Muslim girls may now wear hijabs as part of the school uniform, the Court of Appeal has ruled.
In a ruling delivered by Judges Philip Waki, Roselyne Nambuye and Patrick Kiage, they directed the Education Cabinet Secretary to ensure new rules on school uniform are made that do not discriminate against some students based on their religion.
“The Education CS should consider formulating and putting into place regulations, after due consultations, for the better protection of the fundamental right to freedom of religion and belief as well as equality and discrimination for all pupils and students in Kenya’s educational system,” the judges ruled.
The verdict was certainly good news to some students, at a church-sponsored school in Isiolo, who have had a yearlong battle in the corridors of justice, seeking to be allowed to wear hijabs and white trousers while attending classes as part of their religious Muslim practices.
The court ordered the school’s Board of Management to hold talks with the parents and students, with a view to amending the rules touching on school uniform.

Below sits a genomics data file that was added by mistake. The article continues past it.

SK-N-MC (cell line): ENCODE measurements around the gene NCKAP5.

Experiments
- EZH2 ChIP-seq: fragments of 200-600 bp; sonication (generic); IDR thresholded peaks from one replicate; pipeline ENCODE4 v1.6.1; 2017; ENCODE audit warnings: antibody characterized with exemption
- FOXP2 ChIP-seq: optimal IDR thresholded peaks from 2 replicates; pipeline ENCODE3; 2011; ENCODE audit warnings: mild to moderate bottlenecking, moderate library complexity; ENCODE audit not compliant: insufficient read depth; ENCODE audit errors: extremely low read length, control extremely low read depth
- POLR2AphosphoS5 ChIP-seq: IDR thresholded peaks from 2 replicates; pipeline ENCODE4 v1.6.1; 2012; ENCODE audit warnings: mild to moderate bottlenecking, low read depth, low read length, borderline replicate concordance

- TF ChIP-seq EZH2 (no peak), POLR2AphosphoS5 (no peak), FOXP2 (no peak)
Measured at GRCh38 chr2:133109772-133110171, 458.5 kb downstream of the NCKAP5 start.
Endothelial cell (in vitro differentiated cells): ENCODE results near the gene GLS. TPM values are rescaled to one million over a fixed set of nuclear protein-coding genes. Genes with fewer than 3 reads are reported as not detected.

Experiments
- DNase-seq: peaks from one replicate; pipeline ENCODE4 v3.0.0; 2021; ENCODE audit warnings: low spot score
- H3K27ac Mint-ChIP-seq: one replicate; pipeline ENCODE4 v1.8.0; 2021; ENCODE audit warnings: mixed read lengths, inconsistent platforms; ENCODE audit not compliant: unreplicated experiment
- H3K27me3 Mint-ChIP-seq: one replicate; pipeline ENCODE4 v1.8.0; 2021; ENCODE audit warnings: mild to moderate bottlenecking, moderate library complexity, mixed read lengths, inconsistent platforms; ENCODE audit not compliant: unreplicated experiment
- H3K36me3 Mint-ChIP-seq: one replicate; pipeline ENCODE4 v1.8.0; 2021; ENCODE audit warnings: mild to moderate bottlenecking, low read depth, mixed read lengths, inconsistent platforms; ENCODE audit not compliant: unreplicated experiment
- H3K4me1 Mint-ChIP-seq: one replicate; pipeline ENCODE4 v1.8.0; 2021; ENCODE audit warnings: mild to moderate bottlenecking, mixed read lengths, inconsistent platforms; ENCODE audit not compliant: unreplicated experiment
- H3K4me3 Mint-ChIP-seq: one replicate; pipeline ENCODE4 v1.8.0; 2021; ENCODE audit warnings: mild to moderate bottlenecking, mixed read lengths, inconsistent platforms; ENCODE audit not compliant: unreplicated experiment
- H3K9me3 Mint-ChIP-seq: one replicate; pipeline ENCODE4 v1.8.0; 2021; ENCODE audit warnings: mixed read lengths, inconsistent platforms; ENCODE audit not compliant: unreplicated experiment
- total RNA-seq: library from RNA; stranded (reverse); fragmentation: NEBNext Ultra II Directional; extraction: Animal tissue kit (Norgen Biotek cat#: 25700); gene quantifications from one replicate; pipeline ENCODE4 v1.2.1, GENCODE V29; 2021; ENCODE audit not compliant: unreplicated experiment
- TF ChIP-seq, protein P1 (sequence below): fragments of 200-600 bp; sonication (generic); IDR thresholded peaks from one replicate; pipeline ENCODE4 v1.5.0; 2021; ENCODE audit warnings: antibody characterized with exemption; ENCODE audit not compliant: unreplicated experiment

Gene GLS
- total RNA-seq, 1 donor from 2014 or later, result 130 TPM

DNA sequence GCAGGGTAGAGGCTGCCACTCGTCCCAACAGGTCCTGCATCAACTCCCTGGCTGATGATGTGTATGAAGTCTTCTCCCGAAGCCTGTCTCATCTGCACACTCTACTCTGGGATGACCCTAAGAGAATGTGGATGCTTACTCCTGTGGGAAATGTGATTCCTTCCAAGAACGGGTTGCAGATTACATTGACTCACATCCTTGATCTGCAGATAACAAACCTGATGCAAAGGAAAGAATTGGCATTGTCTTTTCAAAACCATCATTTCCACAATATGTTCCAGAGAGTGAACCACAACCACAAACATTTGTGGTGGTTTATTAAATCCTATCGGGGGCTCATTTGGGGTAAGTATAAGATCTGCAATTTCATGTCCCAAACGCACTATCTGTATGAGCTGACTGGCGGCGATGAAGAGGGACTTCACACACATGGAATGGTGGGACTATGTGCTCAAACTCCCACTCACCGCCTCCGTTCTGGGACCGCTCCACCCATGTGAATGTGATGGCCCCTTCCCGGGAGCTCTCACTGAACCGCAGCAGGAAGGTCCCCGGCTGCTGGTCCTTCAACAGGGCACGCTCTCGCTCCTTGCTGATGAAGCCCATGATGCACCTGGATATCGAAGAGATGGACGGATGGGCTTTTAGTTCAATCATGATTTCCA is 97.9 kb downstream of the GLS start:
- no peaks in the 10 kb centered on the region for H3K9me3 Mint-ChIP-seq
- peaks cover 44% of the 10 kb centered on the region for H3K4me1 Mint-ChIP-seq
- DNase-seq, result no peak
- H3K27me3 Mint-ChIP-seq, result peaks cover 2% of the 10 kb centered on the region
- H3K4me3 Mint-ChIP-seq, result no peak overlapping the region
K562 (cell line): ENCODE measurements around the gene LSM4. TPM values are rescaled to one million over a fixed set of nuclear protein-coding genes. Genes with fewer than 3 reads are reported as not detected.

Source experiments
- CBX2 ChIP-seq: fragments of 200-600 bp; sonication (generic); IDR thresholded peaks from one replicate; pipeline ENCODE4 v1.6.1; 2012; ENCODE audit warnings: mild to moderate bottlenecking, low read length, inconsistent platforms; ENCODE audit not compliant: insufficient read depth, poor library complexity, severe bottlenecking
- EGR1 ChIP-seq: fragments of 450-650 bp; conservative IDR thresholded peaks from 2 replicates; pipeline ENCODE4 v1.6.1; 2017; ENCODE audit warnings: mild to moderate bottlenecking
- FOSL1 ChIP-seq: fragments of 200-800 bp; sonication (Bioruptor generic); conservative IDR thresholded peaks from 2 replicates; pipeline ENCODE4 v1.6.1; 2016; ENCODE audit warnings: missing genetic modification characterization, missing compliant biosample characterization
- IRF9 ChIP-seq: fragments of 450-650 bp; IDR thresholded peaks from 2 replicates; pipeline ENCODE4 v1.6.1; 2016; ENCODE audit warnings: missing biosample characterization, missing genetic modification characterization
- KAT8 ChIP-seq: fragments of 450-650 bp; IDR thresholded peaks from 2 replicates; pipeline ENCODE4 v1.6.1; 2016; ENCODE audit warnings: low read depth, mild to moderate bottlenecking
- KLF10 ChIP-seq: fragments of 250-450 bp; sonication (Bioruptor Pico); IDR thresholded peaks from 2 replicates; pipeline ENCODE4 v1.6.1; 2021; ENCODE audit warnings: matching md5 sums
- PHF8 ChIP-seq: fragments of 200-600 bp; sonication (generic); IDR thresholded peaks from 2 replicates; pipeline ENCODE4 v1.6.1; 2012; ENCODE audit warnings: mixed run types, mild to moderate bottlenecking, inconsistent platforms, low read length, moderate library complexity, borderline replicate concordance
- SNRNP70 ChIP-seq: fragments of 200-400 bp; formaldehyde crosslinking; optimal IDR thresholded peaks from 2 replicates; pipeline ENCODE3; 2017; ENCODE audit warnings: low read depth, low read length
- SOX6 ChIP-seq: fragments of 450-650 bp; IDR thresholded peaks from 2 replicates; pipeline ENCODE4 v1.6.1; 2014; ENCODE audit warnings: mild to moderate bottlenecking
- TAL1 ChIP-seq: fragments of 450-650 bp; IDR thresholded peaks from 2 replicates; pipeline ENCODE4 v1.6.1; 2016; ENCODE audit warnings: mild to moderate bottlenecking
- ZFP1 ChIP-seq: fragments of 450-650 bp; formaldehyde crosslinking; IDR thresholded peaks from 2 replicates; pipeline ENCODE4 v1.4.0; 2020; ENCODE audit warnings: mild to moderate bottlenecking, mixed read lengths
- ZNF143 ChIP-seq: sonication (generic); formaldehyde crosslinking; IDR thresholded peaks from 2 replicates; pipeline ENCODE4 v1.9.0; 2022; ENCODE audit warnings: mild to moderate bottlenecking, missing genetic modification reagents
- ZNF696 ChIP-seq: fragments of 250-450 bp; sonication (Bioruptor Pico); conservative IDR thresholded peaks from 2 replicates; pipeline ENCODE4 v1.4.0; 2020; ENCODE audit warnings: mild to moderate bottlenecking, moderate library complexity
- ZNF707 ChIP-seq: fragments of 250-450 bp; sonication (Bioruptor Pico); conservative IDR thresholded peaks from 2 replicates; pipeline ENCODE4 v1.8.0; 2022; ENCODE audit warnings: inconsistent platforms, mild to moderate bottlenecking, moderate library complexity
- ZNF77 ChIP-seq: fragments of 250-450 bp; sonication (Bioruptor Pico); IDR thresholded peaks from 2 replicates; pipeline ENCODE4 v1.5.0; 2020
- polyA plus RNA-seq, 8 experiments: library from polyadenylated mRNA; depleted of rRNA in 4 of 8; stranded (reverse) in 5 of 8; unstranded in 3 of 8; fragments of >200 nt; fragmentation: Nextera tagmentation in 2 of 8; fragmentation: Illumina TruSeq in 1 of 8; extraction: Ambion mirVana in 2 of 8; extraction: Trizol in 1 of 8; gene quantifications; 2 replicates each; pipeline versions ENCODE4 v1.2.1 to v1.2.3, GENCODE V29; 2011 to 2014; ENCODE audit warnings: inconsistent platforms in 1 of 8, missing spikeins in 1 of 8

They said the discussion should ensure that the new rules provide an exemption as well as accommodate those students whose religious beliefs require them to wear particular items of clothing, in addition to the school uniform.
The verdict overturned a High Court order delivered by Justice Harun Makau on May 7, 2015.
Justice Makau had ruled that the Teachers Service Commission’s decision and the Isiolo education office allowing female students of the said school to wear hijabs was illegal and discriminatory.
He had faulted the decision as being contrary to school regulations and issued an order stopping the TSC and local education officials from allowing students to wear hijab and interfere with running of the school.
Justice Makau had further ordered that the three should not effect the Hijab wearing rule.